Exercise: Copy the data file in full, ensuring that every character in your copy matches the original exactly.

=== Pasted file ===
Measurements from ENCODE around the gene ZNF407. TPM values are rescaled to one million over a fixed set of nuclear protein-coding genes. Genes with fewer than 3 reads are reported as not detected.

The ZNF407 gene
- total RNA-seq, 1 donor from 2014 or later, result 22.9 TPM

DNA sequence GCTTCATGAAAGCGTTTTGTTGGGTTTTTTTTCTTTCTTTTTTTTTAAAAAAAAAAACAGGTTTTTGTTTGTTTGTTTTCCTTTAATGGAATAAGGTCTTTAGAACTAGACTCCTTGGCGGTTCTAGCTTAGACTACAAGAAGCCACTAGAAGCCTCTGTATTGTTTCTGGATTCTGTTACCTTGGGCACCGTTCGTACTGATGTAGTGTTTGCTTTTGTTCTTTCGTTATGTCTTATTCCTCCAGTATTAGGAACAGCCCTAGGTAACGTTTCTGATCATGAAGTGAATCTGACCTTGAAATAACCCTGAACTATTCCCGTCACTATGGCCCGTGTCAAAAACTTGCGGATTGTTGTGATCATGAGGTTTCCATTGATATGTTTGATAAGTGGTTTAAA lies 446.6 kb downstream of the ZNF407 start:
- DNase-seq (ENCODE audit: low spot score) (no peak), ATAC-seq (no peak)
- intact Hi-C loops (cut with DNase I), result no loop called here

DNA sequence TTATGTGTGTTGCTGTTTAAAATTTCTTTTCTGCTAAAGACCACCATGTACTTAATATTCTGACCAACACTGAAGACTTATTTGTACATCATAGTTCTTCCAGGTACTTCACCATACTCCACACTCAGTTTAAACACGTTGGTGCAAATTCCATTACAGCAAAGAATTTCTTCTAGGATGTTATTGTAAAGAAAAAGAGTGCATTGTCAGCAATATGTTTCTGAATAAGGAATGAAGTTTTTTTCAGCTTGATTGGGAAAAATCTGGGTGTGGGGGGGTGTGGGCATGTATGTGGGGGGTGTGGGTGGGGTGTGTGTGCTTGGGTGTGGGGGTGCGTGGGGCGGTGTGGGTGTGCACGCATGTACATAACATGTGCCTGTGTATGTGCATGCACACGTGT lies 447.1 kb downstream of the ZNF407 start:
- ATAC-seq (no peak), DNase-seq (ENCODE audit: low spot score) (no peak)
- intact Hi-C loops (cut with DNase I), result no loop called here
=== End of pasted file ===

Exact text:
Measurements from ENCODE around the gene ZNF407. TPM values are rescaled to one million over a fixed set of nuclear protein-coding genes. Genes with fewer than 3 reads are reported as not detected.

The ZNF407 gene
- total RNA-seq, 1 donor from 2014 or later, result 22.9 TPM

DNA sequence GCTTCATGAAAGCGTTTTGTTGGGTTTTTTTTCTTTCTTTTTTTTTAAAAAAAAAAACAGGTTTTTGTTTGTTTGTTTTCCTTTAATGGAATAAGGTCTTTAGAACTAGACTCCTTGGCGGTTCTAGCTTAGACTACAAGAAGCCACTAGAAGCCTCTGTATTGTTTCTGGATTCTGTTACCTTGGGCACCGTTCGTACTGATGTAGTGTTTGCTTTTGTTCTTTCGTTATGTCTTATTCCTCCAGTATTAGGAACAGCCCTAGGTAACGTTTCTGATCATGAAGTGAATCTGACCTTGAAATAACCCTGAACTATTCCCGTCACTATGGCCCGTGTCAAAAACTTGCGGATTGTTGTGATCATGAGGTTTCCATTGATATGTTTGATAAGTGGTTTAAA lies 446.6 kb downstream of the ZNF407 start:
- DNase-seq (ENCODE audit: low spot score) (no peak), ATAC-seq (no peak)
- intact Hi-C loops (cut with DNase I), result no loop called here

DNA sequence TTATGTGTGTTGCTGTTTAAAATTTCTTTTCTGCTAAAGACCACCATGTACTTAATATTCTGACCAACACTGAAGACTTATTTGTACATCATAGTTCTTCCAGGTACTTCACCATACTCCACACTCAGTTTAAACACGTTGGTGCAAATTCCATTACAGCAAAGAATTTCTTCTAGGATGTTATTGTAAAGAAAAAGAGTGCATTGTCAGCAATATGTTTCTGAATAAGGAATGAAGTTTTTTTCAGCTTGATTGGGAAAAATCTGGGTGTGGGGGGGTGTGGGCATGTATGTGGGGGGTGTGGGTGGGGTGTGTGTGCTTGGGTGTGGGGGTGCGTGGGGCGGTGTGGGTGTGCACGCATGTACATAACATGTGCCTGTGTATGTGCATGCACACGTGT lies 447.1 kb downstream of the ZNF407 start:
- ATAC-seq (no peak), DNase-seq (ENCODE audit: low spot score) (no peak)
- intact Hi-C loops (cut with DNase I), result no loop called here